BORAT: Cultural Learnings of America Make Benefit for Glorious Nation of Kazakhstan

directed by Larry Charles
starring Sasha Baren Cohen, Pamela Anderson, assorted bigots and some unfortunate innocents

By now I don’t think there’s a person with any remote chance of reading this blog who isn’t aware of this movie or its basic setup. So let me just get down to the essentials without giving away too many of the jokes. Is “Borat” funny? Hell yes. I don’t think anyone who’s seen it (and wasn’t unlucky enough to be in it) would disagree. Is it mean-spirited? Well, yes, sometimes. There’s no denying a good number of his targets deserved to be punked, or worse, given the level of prejudice they reveal. Others simply look foolish, and that’s fair game in the name of comedy. But there are some who, to paraphrase a commentary I read recently, were guilty of nothing more than good manners in the face of appalling behavior. Is this a sign of their own hypocrisy? I don’t think so. What would *you* do if a foreign guest with an outlandish accent casually insulted your wife’s looks or shat in a plastic bag and handed it to you at your own dinner table? (There is, of course, the somewhat disquieting fact that what got Borat thrown out of the house wasn’t the bag of poop but rather his unbidden invitation of a large black woman to join the all-white party. But then, by that point the party had endured a lot of abuse, and it probably didn’t help that she was dressed like a prostitute.)

All that said, it’s physically impossible to keep from laughing even as you may be internally squirming. That’s the operating principle behind a large part of the movie, which—far more than Borat’s skits on “Da Ali G Show”—gets a lot of comic mileage out of sight gags and broad physical humor. E.g., Borat driving a dilapidated ice cream truck, a bear cub roaring out the truck window and scaring the bejesus out of a flock of little kids, and a long, extended nude wrestling sequence between Borat and an obese, hairy man through the halls, elevator, and crowded conference room of a hotel. Subtle social satire it’s not. Howlingly funny, yes. You like? High-five!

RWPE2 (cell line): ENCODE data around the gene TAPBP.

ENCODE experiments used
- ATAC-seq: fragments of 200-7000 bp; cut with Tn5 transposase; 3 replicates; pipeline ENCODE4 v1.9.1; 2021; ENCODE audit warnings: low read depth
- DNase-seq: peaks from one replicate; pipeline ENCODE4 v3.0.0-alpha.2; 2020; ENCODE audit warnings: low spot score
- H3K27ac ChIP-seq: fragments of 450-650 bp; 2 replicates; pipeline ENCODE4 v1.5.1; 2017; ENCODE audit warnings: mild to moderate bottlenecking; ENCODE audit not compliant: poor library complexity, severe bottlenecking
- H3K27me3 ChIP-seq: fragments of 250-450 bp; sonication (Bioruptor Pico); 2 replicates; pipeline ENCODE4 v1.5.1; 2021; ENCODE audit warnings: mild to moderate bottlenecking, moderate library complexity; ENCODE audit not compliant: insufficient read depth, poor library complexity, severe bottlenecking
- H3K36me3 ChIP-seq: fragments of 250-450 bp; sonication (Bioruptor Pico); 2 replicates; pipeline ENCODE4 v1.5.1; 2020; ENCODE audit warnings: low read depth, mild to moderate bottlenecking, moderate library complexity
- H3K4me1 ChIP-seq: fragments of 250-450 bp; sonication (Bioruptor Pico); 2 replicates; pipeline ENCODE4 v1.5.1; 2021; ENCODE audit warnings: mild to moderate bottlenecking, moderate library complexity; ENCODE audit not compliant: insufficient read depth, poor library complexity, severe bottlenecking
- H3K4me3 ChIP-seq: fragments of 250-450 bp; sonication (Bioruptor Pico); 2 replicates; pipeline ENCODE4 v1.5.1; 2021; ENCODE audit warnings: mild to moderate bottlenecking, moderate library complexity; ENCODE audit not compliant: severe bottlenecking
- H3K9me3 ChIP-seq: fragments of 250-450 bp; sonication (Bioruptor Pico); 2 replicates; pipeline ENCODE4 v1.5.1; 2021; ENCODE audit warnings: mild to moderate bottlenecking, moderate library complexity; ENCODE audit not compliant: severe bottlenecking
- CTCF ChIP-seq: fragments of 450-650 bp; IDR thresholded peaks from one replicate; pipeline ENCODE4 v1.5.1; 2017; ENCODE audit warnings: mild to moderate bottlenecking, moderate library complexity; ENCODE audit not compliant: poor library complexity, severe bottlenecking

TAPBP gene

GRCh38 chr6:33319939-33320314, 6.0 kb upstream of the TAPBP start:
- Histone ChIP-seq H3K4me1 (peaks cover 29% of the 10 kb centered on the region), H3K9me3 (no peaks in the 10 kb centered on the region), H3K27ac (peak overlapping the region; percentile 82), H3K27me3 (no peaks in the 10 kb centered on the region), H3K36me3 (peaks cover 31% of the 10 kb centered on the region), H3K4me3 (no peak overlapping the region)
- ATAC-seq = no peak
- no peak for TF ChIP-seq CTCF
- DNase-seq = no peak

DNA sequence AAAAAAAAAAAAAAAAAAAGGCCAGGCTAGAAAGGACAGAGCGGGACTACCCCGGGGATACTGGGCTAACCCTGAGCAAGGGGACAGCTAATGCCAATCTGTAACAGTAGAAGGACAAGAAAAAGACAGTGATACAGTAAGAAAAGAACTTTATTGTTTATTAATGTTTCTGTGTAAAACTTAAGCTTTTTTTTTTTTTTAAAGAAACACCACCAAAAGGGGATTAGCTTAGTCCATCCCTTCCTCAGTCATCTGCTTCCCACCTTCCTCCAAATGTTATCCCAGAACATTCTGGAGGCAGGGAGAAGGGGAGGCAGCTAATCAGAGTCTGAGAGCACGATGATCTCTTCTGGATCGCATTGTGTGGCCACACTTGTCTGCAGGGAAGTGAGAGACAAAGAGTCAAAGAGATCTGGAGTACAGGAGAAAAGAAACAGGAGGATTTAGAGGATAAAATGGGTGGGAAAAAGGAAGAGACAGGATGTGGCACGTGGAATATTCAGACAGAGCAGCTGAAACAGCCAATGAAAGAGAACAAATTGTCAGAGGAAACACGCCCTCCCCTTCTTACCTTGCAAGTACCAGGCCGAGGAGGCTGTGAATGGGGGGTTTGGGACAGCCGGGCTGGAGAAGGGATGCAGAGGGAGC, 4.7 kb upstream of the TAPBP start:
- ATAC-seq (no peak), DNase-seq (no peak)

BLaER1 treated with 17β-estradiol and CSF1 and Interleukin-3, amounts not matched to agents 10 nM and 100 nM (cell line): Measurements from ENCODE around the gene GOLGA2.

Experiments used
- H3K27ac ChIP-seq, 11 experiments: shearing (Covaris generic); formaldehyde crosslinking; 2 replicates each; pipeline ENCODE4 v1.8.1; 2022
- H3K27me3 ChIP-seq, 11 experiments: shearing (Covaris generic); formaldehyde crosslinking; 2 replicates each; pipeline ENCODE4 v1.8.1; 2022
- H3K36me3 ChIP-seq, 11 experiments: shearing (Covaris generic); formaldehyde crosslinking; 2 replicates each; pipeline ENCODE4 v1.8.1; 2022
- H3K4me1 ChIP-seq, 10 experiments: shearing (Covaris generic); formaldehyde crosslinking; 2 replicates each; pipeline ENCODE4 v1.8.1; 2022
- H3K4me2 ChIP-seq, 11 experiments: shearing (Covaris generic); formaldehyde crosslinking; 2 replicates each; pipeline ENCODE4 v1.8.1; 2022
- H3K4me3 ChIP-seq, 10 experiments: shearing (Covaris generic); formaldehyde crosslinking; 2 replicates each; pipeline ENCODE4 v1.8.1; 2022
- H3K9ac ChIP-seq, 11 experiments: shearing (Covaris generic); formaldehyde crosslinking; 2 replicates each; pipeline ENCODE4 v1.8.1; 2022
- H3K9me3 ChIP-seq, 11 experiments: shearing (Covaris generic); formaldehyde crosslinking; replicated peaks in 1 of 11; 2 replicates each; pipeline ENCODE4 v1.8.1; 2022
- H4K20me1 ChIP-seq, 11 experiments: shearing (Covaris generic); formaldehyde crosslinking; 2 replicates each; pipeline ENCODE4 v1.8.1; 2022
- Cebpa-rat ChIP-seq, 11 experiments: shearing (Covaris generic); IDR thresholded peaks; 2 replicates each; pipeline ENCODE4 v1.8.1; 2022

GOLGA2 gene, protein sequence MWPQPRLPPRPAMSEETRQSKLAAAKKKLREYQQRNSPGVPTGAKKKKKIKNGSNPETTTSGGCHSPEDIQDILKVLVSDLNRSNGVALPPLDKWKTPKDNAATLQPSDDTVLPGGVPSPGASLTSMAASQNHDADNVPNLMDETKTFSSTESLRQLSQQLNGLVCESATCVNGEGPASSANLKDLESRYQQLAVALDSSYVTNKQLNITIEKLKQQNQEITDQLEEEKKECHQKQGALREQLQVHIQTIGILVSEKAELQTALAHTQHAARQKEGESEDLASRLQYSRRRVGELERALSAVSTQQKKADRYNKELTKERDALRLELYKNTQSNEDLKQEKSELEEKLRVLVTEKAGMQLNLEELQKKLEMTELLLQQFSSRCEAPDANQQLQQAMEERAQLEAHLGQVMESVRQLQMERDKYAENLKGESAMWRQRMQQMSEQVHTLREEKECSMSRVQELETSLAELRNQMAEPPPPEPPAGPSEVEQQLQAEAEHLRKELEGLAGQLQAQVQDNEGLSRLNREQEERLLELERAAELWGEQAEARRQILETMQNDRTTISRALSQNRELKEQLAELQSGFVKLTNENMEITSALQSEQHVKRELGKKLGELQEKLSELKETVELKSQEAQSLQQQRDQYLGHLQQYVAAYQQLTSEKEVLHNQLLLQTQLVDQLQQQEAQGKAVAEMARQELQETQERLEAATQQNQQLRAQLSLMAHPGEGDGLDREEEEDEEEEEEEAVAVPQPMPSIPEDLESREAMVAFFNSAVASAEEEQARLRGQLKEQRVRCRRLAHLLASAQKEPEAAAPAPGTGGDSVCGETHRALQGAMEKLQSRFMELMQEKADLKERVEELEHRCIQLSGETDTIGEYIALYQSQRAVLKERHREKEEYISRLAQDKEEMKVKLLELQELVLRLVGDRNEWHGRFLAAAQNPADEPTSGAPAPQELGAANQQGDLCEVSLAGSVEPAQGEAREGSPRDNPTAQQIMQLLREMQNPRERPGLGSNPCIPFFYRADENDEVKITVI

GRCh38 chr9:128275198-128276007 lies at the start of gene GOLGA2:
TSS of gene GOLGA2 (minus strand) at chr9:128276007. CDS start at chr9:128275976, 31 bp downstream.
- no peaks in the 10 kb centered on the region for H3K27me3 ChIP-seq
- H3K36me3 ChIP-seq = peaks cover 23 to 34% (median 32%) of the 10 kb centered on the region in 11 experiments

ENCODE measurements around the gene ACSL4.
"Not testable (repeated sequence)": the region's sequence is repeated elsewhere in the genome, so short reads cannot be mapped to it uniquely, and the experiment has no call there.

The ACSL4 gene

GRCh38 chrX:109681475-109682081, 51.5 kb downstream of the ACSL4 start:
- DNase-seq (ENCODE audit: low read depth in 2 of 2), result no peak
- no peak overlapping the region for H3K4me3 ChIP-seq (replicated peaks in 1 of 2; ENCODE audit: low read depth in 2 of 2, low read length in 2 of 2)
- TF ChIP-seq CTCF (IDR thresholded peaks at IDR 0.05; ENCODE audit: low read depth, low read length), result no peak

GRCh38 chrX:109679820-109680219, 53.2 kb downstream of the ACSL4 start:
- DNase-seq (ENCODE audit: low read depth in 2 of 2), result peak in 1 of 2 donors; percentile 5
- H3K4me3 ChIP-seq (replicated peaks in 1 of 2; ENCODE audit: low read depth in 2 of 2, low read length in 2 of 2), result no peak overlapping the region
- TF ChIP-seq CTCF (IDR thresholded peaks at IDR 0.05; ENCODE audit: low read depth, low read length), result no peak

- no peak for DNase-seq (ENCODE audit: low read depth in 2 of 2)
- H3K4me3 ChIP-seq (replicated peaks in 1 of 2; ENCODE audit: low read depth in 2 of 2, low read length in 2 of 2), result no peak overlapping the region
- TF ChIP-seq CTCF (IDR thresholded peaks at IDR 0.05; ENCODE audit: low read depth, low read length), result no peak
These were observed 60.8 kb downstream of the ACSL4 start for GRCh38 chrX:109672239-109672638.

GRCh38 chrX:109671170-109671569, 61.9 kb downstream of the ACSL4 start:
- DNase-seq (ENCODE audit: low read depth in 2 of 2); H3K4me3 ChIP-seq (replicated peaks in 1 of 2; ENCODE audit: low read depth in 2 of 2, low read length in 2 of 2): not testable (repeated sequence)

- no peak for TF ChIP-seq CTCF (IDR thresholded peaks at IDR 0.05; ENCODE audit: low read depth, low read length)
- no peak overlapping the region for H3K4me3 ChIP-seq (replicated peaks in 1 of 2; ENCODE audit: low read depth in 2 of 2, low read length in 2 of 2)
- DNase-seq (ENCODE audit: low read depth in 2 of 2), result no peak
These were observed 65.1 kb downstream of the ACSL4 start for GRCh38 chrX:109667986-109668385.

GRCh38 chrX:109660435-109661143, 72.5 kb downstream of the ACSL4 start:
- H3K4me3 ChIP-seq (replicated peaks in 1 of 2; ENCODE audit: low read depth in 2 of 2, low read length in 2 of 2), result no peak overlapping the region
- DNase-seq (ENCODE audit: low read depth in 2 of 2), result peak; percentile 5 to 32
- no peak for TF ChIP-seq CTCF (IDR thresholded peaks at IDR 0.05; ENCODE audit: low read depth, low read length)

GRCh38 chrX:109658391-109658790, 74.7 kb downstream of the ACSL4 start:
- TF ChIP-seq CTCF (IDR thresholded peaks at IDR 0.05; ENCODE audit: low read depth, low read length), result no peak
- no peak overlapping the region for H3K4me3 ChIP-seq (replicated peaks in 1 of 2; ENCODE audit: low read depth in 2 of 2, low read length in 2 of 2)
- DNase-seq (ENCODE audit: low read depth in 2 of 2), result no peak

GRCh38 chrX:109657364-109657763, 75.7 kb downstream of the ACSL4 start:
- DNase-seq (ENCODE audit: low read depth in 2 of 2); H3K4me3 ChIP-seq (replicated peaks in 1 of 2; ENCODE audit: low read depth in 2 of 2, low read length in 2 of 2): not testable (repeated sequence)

directed by Kevin McDonald
starring Forest Whitaker, James McAvoy, Kerri Washington, Gillian Anderson
based on the novel by Giles Foden

If you’re wondering why a movie about the notorious Ugandan dictator Idi Amin would be called “The Last King of Scotland,” the short answer is that he apparently called himself that. The sort-of-long answer is that Amin had a liking, bordering on a fetish, for Scotland and all things Scottish. This provides the hook for the narrative, framed from the perspective of Nicholas Garrigan (James McAvoy), a young Scot fresh out of med school who comes to Uganda on a whim and somehow ends up becoming Amin’s personal physician. Amin is magnetically charming, witty, and generous; he’s also, as Nicholas unwillingly begins to discover, a paranoid psychopath. But by the time Nicholas realizes that he’s living in the middle of a reign of terror and it would be healthier for him to leave, he’s trapped.

Though it seems at first glance to be primarily a psychological portrait of a dictator, “The Last King” at its core is a thriller, and a damn good one. It starts out at a relatively leisurely pace, then picks up speed as the net closes in on Nicholas and the horrors surrounding him become more visible. Even if you know or can guess how it all ends, the last quarter hour of the movie is still a knuckle-biter. At the same time, the film wouldn’t work half as well as it does if it weren’t anchored by excellent acting. Forest Whitaker’s been picking up a lot of Oscar buzz for this portrayal of Amin, and it's deserved; he’s clearly studied Amin closely and given a lot of thought to what made him tick, as well as what made him so appealing to his supporters. But while Whitaker nails the charm, he doesn’t, in my humble opinion, get his hands entirely around Amin’s dark side. I bought the charisma; I didn’t quite buy the paranoia or the rage as the source of Amin’s murderousness. Perhaps that’s more a fault of the script, or the difficulty of characterizing evil, than a flaw in the actor’s interpretation.

It’s a credit to both Whitaker and the rest of the cast that the supporting turns still stand out next to his outsized performance—especially McAvoy as the hapless Nicholas. You may recognize him as the faun from “The Lion, the Witch and the Wardrobe,” but he’s a revelation here, entirely convincing in conveying the mix of cocky impulsiveness, good intentions, and naïve thoughtlessness that draw Amin and others to him but ultimately lead to disaster for people he never meant to hurt. The movie’s full recognition of the harm he contributes, however unwittingly, cuts against the inherently problematic nature of telling an Ugandan story from a European outsider’s point of view. This may be a tale of a white man’s burden, but not in the usual sense: the burden includes his own accountability.